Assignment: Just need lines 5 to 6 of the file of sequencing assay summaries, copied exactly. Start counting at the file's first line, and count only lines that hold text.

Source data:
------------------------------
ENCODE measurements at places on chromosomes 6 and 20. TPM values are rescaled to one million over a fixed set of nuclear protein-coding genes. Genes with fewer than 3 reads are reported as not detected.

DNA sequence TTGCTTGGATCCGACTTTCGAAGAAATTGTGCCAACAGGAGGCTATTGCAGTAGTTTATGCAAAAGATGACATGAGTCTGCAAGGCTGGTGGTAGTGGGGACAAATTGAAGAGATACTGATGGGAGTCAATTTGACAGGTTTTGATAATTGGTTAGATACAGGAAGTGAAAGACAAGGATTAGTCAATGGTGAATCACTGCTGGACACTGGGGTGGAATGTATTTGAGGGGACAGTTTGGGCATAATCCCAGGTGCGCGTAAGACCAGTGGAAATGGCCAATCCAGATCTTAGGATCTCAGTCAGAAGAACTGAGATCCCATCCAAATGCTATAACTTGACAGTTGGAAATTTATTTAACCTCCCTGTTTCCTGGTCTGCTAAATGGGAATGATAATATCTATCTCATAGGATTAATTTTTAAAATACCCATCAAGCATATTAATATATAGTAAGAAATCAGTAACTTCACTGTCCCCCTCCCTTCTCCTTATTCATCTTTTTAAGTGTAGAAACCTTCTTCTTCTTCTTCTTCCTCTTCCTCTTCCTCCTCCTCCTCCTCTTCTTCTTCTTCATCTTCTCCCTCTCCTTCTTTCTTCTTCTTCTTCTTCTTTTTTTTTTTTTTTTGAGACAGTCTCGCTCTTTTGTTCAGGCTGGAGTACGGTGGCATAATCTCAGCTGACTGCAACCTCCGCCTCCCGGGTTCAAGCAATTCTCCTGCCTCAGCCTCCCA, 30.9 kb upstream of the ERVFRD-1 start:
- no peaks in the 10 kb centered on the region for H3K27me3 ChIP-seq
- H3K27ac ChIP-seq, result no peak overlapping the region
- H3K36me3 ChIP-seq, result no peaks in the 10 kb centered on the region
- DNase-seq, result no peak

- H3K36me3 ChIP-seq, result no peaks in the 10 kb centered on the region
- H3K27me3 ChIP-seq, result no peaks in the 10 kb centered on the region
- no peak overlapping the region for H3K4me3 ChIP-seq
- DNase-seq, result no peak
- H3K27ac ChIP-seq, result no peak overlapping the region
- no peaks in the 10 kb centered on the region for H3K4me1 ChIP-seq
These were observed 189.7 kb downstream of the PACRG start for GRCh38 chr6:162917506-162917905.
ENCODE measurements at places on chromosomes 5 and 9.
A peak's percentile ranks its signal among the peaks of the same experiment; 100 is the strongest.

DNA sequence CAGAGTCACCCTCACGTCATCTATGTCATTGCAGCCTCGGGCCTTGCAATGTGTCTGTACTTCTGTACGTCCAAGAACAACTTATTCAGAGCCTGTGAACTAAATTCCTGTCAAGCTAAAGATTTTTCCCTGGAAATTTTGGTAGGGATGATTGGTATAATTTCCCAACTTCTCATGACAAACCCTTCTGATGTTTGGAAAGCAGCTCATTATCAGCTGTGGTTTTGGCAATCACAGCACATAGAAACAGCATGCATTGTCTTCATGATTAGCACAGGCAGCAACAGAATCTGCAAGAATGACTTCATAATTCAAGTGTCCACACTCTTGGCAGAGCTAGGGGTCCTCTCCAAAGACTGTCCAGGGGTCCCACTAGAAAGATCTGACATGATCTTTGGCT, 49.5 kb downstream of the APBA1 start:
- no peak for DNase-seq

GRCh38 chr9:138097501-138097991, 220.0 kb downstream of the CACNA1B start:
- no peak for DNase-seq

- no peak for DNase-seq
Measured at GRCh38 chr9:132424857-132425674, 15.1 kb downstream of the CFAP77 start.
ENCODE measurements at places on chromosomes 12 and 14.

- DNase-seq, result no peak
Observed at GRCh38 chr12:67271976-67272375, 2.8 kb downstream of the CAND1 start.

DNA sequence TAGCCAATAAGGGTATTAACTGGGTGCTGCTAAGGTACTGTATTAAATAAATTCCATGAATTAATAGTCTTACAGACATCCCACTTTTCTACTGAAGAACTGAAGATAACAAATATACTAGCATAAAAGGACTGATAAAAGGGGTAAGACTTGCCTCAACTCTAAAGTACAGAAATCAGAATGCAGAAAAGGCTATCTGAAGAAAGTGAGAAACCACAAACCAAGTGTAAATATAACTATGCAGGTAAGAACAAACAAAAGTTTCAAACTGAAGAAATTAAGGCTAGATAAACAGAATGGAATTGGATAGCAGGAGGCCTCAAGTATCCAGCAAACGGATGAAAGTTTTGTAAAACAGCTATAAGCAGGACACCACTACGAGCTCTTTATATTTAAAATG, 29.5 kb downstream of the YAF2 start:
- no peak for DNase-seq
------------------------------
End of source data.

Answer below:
- H3K36me3 ChIP-seq, result no peaks in the 10 kb centered on the region
- DNase-seq, result no peak